Move over DCF and Xpac, there's a new backpack material sheriff in town.

Sirian

Backpacker
As I pondered above, the lowest weight so far is Ultra 200 which is too heavy. Perhaps if they can get an Ultra 50 or so it could be an option.
Seems like a logic thing to do. I mean if this new type of material performs much better than Dyneema then why not make a thin version of it for tents. Dyneema does the same thing as far as I know.
 

Rog Tallbloke

Thru Hiker
Yes sure. How much of that weight is due to stronger backing lamination and how much due to a denser mesh of fibres?
I don't know. But I do know 0.51 cuben is easily strong enough to make an overnighting pack from. It would have to be treated with care to keep it waterproof without having to add tenacious tape too frequently.
 

Sirian

Backpacker
The same apart from one being over 5 times lighter than the other. ;-)
Yeah but if Ultra 200 is 7(or 5, don't remember the exact number) times stronger than a similar Dyneema fabric like 2.92, then ultra 50 or even 30 could make a really good tent fabric.
 

Sirian

Backpacker
Yes sure. How much of that weight is due to stronger backing lamination and how much due to a denser mesh of fibres?
So appearantly this new fabric uses more UHMWPE than Dyneema. That's the magic stuff which makes it better
 

turkeyphant

Ultralighter
So appearantly this new fabric uses more UHMWPE than Dyneema. That's the magic stuff which makes it better
Yes that's the whole point. It uses much much more than DCF. We're talking about comparing different weights of DCF above.
 

Robert P

Section Hiker
Yeah but if Ultra 200 is 7(or 5, don't remember the exact number) times stronger than a similar Dyneema fabric like 2.92, then ultra 50 or even 30 could make a really good tent fabric.
Ultra might not be an ideal tent fabric regardless, if my understanding is correct. Ultra uses woven Dyneema, but needs a plastic film laminated on one side to provide waterproofness. DCF is a composite material formed from non-woven Dyneema between two sheets of plastic film, and can function as a standalone material, as in tents (and can be laminated to an additional face fabric to protect it further, as in pack fabrics). Even if you could achieve similar weights with lighter face fabric on the Ultra, the backing film (which provides the waterproofing) would be quite vulnerable on a tent. Just wondering if you could silicone coat woven Dyneema, but again it would probably end up being heavier - and excessively expensive...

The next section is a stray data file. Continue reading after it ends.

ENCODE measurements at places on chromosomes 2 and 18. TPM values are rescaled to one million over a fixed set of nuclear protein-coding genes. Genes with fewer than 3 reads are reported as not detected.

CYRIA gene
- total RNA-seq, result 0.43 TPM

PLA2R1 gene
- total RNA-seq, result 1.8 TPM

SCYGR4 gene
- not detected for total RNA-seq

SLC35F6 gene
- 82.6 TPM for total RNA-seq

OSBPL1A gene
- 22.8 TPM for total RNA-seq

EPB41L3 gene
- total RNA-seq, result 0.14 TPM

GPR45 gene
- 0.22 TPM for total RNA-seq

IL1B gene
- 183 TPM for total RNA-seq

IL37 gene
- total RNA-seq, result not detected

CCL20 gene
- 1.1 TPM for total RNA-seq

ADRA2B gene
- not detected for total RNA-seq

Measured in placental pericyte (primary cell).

vaguehead

Ultralighter
Another point which I'm basically just guessing but I believe the type of weave used in the Ultra line is one chosen for abrasion resistance. What's used in tents is meant for tear resistance because that's what matters for that use. Combined with the better water resistance of DCF I don't think Ultra will replace it as a tent material (but will for backpacks, and already is).
So appearantly this new fabric uses more UHMWPE than Dyneema. That's the magic stuff which makes it better

Dyneema is just a brand name for UHMWPE, the original one from the company that invented the stuff. Their patent ran out and they still make Dyneema, but UHMWPE is the same thing just generic.
 

JimH

Ultralighter
Fancy top end sails use a DCF like fabric where the fibres are only where needed (they use sail shaped moulds to construct it), possibly an option for the high volume shelter makers, imagine pulling a chunk of fabric out of a mould already in a Duplex or Notch shape with just the tie-outs to add.
 
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